I absolutely agree with you. I don’t think an arahant would hold gender identity. But this revelation is very different to how the bhikkhuni situation has been recorded, and is progressing today.
The Buddha himself says gender is no obstacle to spiritual achievement, acknowledging that women who went forth would be able to attain the highest goal. Yet he still (according to legend) initially refused the request.
The problem is not value-based (value of woman vs. man) it’s ‘practical’.
Right now we have rules about how ordination must occur, which create barriers for men and women to recognize the legitimacy of bhikkhuni ordination.
Then we have the vinaya that bhikkhuni must follow. This set of rules is in itself patriarchal and at times sexist, and proves a stumbling block once again for both men, women and female aspirants to reach the freedom of spiritual livelihood. The very fact that vinaya is split along gender lines ‘contradicts’ the fact that the arahant is beyond gender identity (and no, the genderised vinaya is not merely ‘practical’ ie. menstruation hygiene. there are rules in there that are expressly designed to subordinate women).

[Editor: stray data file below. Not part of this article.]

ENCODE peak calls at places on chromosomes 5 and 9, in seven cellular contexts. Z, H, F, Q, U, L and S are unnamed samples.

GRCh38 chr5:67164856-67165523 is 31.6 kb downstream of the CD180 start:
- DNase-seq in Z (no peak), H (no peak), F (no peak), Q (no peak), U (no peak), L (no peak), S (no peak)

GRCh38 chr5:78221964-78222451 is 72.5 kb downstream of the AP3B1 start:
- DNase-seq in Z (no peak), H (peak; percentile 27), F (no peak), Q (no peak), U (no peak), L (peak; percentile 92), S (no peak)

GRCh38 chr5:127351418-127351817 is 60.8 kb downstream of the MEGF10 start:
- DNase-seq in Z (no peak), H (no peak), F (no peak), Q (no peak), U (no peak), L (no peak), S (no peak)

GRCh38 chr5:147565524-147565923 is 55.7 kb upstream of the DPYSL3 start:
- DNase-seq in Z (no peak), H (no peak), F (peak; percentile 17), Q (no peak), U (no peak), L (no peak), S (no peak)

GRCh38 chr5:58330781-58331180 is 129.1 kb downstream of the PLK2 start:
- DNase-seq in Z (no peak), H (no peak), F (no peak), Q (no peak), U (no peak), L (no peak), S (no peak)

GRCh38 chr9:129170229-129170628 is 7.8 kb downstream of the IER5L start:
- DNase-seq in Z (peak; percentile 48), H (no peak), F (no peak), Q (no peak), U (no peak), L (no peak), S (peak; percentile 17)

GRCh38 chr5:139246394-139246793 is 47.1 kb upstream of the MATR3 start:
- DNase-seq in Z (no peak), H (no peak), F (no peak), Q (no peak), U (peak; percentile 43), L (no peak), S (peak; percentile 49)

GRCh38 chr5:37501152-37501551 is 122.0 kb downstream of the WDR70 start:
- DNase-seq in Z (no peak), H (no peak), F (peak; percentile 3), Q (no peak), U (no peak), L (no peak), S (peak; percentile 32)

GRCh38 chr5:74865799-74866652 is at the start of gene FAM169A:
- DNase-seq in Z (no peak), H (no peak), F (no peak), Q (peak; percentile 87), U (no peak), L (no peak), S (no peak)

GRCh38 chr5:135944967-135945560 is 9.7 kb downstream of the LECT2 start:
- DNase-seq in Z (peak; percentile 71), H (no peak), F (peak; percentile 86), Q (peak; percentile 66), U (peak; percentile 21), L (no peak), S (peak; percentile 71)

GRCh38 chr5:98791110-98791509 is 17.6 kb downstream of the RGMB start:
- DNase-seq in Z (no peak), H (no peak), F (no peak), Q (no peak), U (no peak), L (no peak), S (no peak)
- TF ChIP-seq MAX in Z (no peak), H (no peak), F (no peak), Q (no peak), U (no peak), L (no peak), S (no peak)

With these structures built into the texts and core values of what it is to be a bhikkhuni, how can there be genderless-ness or gender equity?